After the nine-day break for the Lunar New Year last month, everyone seems to have forgotten all the foolishness that took place in the legislature before the holiday.
During the last session, not only did legislators set a new low for the number of laws passed -- just 39, not counting the proposals to recall President Chen Shui-bian (陳水扁) -- but even more absurdly, they failed to pass the government budget. The public was hoping that ruling and opposition legislators would be able to act conscientiously and convene an extraordinary session to complete the budget review, but they couldn't even agree on calling a session at all.
After the Lunar New Year, the legislature's Procedure Committee again prioritized the controversial amendment to the Organic Law of the Central Election Commission (中選會組織法), which had led to the standoff in the previous session, ahead of budget deliberations. It appears that the same scenario is destined to play out again in another uproarious and violent legislative session.
Continuing down this path will make a mockery of the constitutional rules governing when the budget must be discussed and finalized. The legislature, which thinks nothing of violating the Constitution in this way, will go down in the nation's democratic history as a true shame. No wonder society's trust in the legislature has fallen so low that the people expect less of legislators than from any other profession.
The legislature is also incapable of rationally negotiating the resolution to the deadlock. Both the opposition and ruling parties ignore public opinion, choosing instead to maintain a firm grip on their party's interests and resorting to barbaric brawling.
The problem is that state affairs should not remain idle even for a single day. While people in other industries and professions go back to work after the holiday and continue to contribute to the gross national product, legislators are strapping on their boxing gloves and preparing to go at it again.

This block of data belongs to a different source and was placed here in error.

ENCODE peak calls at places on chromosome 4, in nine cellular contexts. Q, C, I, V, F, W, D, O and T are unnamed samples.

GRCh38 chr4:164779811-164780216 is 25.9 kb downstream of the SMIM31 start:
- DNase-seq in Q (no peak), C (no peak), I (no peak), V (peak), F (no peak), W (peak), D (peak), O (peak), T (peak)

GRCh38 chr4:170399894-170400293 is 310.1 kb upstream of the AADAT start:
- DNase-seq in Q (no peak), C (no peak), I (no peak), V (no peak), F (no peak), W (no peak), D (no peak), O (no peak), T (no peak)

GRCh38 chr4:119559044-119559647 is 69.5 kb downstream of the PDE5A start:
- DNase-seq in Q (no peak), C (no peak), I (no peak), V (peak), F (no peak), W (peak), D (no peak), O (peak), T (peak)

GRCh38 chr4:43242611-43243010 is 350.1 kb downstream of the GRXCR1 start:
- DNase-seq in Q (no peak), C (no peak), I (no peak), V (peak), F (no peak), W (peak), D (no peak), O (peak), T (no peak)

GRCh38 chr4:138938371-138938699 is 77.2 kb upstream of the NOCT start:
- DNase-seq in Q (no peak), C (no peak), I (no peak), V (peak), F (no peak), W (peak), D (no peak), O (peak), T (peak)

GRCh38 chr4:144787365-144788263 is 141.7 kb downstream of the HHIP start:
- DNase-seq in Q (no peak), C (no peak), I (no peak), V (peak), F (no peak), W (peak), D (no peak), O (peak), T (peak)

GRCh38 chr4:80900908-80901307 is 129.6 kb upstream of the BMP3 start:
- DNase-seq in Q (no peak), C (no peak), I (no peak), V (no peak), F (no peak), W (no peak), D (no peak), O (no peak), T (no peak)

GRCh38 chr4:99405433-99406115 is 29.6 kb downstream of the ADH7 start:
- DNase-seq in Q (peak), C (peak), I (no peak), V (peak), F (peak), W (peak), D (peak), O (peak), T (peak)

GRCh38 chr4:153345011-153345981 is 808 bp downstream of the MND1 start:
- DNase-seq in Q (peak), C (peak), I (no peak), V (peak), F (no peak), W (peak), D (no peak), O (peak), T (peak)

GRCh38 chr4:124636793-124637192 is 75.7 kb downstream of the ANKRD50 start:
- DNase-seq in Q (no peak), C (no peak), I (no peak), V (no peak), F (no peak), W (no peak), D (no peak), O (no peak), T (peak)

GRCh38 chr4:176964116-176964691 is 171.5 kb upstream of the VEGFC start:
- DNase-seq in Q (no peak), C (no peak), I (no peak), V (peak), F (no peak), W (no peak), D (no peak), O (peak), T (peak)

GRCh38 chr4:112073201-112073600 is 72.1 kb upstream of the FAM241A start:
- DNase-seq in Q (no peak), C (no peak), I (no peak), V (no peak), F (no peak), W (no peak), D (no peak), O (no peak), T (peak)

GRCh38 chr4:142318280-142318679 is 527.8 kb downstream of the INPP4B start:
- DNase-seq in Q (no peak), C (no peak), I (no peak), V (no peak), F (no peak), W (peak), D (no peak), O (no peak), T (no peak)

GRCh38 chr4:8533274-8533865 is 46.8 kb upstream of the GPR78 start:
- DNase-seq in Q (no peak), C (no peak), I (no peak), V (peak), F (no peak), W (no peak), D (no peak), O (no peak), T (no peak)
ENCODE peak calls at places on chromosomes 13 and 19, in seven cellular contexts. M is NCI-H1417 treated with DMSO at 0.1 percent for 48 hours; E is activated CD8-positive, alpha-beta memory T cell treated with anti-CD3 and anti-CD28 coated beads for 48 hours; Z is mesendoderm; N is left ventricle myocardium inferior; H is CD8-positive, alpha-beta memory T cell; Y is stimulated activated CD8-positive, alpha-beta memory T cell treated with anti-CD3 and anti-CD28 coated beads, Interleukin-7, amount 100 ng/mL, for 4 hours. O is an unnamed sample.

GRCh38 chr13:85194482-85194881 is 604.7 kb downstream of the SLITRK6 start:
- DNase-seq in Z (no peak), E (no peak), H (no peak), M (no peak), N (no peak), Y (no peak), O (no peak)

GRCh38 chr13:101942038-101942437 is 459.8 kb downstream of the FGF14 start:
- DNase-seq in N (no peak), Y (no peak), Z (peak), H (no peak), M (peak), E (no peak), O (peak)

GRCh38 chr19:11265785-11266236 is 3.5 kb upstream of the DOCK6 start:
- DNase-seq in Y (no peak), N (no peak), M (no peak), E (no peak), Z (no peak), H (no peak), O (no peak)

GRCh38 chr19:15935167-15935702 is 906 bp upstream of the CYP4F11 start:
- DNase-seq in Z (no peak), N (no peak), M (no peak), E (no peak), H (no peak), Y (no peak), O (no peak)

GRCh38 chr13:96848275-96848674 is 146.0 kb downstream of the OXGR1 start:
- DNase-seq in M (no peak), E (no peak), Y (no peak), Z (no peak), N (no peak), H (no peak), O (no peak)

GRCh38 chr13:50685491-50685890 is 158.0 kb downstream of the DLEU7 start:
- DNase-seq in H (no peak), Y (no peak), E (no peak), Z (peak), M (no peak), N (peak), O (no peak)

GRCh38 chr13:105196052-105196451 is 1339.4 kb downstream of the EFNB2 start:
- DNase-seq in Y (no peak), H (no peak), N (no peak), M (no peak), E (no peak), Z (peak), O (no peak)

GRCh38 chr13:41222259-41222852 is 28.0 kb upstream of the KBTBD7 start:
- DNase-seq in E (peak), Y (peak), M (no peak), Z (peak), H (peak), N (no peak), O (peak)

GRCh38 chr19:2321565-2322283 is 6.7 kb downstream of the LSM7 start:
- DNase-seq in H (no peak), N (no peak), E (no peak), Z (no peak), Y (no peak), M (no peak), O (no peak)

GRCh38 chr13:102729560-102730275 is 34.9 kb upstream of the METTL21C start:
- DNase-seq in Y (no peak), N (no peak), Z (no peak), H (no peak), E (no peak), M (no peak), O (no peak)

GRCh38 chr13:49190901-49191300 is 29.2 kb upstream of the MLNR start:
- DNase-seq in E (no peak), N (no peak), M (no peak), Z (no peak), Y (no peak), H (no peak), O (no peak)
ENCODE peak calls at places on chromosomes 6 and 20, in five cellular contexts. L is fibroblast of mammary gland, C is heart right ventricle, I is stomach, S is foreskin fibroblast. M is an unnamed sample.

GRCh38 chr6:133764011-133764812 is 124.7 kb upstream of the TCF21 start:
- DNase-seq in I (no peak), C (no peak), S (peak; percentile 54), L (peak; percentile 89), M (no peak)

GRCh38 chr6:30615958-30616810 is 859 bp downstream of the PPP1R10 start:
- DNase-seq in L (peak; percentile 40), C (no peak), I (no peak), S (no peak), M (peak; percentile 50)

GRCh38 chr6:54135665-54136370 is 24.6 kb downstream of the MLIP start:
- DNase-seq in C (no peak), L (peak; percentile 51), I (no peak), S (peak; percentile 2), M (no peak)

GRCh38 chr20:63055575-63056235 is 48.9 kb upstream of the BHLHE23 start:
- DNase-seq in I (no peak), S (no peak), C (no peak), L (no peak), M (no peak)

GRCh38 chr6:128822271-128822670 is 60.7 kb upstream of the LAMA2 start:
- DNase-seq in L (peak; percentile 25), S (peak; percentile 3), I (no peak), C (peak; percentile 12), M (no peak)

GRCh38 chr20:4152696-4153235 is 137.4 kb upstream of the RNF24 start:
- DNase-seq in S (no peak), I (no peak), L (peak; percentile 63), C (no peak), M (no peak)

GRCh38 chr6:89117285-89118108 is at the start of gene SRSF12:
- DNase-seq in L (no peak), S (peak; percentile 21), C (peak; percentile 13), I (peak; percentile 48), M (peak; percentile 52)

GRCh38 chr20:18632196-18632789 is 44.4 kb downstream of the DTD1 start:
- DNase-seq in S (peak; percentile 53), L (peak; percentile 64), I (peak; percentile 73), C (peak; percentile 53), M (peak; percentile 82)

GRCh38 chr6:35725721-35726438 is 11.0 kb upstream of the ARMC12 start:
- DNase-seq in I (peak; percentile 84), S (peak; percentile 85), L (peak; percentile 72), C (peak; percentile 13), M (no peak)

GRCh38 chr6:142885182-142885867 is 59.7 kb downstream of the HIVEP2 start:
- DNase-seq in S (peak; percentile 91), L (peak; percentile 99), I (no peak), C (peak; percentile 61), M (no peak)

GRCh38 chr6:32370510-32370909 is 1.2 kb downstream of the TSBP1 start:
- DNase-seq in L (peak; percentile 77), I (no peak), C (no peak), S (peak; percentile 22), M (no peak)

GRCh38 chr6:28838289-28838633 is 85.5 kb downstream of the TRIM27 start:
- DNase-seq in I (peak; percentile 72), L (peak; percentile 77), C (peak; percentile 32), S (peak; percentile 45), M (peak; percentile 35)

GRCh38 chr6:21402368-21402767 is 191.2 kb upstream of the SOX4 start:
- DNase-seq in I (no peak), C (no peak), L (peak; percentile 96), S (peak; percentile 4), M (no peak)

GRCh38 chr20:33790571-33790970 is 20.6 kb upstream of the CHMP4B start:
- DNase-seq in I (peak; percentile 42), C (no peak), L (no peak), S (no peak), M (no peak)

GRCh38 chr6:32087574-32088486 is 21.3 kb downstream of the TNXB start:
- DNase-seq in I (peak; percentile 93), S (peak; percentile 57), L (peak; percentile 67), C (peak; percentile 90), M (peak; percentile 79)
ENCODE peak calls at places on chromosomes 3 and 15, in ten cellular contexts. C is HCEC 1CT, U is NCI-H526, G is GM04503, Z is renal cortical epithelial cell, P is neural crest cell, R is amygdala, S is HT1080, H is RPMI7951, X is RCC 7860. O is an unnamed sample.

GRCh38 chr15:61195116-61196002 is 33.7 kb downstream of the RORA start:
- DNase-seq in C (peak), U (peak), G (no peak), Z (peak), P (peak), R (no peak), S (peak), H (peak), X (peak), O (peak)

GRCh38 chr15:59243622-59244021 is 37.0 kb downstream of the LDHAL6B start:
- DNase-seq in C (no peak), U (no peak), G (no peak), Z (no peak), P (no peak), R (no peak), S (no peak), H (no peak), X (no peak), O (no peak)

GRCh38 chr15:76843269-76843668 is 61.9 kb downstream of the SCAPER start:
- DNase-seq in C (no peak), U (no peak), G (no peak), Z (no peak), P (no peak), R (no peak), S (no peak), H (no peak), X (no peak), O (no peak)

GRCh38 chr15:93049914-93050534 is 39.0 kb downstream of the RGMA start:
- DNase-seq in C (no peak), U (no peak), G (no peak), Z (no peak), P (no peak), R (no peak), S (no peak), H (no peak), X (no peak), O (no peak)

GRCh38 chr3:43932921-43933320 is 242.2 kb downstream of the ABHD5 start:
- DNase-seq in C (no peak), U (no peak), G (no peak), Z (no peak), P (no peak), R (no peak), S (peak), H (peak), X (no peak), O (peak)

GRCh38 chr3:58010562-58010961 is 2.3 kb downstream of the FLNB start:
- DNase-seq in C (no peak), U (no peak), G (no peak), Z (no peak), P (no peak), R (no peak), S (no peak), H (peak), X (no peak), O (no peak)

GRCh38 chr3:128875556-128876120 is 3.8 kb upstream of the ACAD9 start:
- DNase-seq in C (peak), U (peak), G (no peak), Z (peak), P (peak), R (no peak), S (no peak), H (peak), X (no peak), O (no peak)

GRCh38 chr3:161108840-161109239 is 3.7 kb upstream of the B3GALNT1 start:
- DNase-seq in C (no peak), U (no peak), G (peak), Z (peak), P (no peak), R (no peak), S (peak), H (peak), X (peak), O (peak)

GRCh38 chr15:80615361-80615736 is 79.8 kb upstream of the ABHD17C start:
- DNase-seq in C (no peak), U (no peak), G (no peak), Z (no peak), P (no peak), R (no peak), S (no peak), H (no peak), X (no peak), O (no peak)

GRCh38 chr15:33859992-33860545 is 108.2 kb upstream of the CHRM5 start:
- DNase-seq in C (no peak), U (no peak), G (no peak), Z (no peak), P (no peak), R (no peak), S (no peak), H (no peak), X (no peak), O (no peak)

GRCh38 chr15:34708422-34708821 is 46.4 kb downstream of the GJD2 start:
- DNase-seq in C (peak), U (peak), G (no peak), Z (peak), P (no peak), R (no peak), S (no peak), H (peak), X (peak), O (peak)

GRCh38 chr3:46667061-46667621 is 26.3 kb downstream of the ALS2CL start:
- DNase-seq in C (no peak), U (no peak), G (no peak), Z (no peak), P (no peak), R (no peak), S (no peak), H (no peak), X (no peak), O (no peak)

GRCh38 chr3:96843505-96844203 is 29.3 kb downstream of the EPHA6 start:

Exactly whose interests does such a legislature represent? Is it necessary for the public's tax dollars to be wastefully thrown about like this?
If legislators don't see the need to debate laws seriously and earnestly, perhaps all Taiwanese should demand that, beginning with this legislative session, they should provide their service free of charge, or at least have their salaries halved to conform to the principles of fairness and justice. Why should the Taiwanese have to spend NT$2.1 billion (US$63.8 million) per session to give more than 200 legislators a free ride?
The masses are unwilling to see the nation's economic conditions and public livelihoods dragged down by legislative strife. A democratic society should pool its wisdom to oversee its government, while also using this collective intelligence to push forward social reform and innovation.
But the political parties are instead demonstrating an irrational, anti-democratic attitude by insisting on battling each other to death.
With the start of a new year, we wish each other health and prosperity. I wonder if legislators could also lay down their arms and instead truly consider public interests.
I wonder if they can each soften their stance and resolve their difficulties over the long-delayed budget, or if Legislative Speaker Wang Jin-pyng (王金平) has the fortitude to undo the knots that hold back progress. If he can, I believe it would greatly benefit his presidential ambitions.